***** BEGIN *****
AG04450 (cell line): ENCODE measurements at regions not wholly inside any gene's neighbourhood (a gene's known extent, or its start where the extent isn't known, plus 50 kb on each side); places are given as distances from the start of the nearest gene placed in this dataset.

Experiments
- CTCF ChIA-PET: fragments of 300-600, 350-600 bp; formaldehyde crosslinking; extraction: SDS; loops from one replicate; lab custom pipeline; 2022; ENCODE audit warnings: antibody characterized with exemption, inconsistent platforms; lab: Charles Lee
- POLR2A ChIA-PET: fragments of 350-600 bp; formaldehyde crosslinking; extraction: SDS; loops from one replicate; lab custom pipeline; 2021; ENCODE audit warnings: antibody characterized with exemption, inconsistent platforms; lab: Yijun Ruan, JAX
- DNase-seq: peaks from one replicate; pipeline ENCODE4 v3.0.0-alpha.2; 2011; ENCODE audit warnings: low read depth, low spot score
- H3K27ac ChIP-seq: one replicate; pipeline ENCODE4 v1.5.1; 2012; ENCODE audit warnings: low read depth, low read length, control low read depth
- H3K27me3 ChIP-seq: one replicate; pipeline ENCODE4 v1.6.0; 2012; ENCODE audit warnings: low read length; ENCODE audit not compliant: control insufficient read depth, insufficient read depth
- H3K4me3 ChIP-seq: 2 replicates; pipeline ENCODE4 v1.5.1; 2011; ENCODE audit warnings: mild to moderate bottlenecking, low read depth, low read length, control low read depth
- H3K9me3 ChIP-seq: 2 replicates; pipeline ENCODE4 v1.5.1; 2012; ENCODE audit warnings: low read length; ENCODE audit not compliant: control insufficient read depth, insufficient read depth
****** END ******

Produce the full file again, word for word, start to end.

AG04450 (cell line): ENCODE measurements at regions not wholly inside any gene's neighbourhood (a gene's known extent, or its start where the extent isn't known, plus 50 kb on each side); places are given as distances from the start of the nearest gene placed in this dataset.

Experiments
- CTCF ChIA-PET: fragments of 300-600, 350-600 bp; formaldehyde crosslinking; extraction: SDS; loops from one replicate; lab custom pipeline; 2022; ENCODE audit warnings: antibody characterized with exemption, inconsistent platforms; lab: Charles Lee
- POLR2A ChIA-PET: fragments of 350-600 bp; formaldehyde crosslinking; extraction: SDS; loops from one replicate; lab custom pipeline; 2021; ENCODE audit warnings: antibody characterized with exemption, inconsistent platforms; lab: Yijun Ruan, JAX
- DNase-seq: peaks from one replicate; pipeline ENCODE4 v3.0.0-alpha.2; 2011; ENCODE audit warnings: low read depth, low spot score
- H3K27ac ChIP-seq: one replicate; pipeline ENCODE4 v1.5.1; 2012; ENCODE audit warnings: low read depth, low read length, control low read depth
- H3K27me3 ChIP-seq: one replicate; pipeline ENCODE4 v1.6.0; 2012; ENCODE audit warnings: low read length; ENCODE audit not compliant: control insufficient read depth, insufficient read depth
- H3K4me3 ChIP-seq: 2 replicates; pipeline ENCODE4 v1.5.1; 2011; ENCODE audit warnings: mild to moderate bottlenecking, low read depth, low read length, control low read depth
- H3K9me3 ChIP-seq: 2 replicates; pipeline ENCODE4 v1.5.1; 2012; ENCODE audit warnings: low read length; ENCODE audit not compliant: control insufficient read depth, insufficient read depth